COM­PLE­MENTS

Cod liver, wild salmon or krill oil – it’s easy to get dizzied by the myr­iad of fish oil va­ri­eties in the sup­ple­ment aisle. We’re de­mys­ti­fy­ing the most com­mon terms and re­veal­ing the five key con­sid­er­a­tions in choos­ing the most ben­e­fi­cial fish oil for you

Clean Eating - - CONTENTS - BY AN­DREA GOURGY

Learn how to choose a high-qual­ity fish oil that con­tains the right dosage for your health needs.

You prob­a­bly know by now that the omega-3 fatty acids in fish are good for you: They’re ex­cel­lent for your ticker, a boon to brain health and help main­tain vis­ual acu­ity. The Amer­i­can Heart As­so­ci­a­tion and the World Health Or­ga­ni­za­tion both rec­om­mend reg­u­lar fish con­sump­tion for its fatty acid con­tent. And our very own in-house nu­tri­tion guru, Jonny Bow­den, PhD, calls fish oil “one of the most anti-in­flam­ma­tory com­pounds in the world.”

If you are not get­ting at least two serv­ings of fish per week, have a con­di­tion such as arthri­tis or heart dis­ease, or are at risk for mac­u­lar de­gen­er­a­tion, you might con­sider tak­ing a sup­ple­ment. Not all fish oil sup­ple­ments are cre­ated equal, how­ever; they vary widely by type, qual­ity as well as bal­ance of fatty acids. Choos­ing a fish oil doesn’t have to be rocket science, though. We’ve bro­ken down the va­ri­eties you’re most likely to see in the sup­ple­ment aisle and five key things to con­sider when se­lect­ing a brand for you.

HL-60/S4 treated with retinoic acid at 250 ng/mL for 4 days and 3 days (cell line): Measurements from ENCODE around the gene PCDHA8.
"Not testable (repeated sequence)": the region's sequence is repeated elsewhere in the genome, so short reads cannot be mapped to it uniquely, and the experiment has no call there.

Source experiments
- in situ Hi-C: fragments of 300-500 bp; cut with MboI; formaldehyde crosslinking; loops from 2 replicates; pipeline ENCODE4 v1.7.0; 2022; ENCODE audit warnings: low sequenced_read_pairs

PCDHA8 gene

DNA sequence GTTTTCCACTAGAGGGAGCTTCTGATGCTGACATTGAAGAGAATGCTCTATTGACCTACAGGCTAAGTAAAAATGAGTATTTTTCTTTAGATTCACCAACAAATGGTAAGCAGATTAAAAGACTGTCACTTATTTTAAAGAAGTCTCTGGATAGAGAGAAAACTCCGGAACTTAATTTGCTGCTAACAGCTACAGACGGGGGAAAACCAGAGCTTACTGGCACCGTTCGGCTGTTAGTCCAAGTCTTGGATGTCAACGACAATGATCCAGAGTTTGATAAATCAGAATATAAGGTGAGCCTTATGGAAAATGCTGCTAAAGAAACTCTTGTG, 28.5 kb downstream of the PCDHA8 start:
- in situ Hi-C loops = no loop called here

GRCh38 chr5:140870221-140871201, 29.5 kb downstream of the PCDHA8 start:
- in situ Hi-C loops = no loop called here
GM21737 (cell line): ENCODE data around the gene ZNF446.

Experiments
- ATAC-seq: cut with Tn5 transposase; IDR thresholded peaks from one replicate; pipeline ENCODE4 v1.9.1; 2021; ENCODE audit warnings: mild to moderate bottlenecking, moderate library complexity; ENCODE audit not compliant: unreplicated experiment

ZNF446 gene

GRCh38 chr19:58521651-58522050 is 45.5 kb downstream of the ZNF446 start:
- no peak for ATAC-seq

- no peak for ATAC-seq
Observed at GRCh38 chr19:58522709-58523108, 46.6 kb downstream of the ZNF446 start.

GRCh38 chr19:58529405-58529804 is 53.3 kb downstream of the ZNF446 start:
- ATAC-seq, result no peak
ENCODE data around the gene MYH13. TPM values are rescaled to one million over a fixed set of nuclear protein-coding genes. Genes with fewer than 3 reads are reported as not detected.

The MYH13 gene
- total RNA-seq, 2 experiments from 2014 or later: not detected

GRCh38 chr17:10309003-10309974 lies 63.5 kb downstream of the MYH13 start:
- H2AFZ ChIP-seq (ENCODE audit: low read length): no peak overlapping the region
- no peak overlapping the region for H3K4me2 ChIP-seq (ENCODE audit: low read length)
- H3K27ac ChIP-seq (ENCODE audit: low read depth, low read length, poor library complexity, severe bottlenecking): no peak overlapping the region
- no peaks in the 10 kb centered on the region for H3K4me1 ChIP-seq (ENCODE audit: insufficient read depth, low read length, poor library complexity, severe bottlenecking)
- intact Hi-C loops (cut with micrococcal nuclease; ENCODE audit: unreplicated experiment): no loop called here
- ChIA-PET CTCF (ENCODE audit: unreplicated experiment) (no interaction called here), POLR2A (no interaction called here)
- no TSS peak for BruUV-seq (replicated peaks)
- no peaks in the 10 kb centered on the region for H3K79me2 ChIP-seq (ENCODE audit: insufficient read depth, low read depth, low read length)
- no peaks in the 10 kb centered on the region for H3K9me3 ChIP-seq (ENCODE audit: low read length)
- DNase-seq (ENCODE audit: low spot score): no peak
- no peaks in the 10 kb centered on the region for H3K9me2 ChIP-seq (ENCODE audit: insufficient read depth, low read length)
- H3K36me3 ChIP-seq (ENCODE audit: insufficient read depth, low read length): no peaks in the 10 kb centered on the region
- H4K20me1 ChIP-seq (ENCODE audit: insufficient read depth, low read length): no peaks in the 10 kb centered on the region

1. Look at the va­ri­ety of fish and how it’s sourced. When a prod­uct is la­beled āsK oil, itÚs t\pi­call\ a blend oI more tKan one āsK Ø usu­all\ smaller āsK sucK as an­cKovies, sar­dines and mack­erel. $ āsK oil blend is af­ford­able and has the most re­searcK around its beneāts, but itÚs not tKe onl\ op­tion.

Cod liver oil con­tains vi­ta­mins A and D in ad­di­tion to omega 3 Iatt\ acids tKat sup­port brain health. Krill oil has gained trac­tion in re­cent \ears botK Ior its sus­tain­abilit\ and its bioavail­abilit\, ac­cord­ing to -osK $xe, '10, &1S, '&, co-founder of An­cient 1utri­tion and Iounder oI draxe.com. “Krill oil is con­sid­ered one of the most sus­tain­able sources of omega-3 Iatt\ acids, as $tlantic krill are among the most abun­dant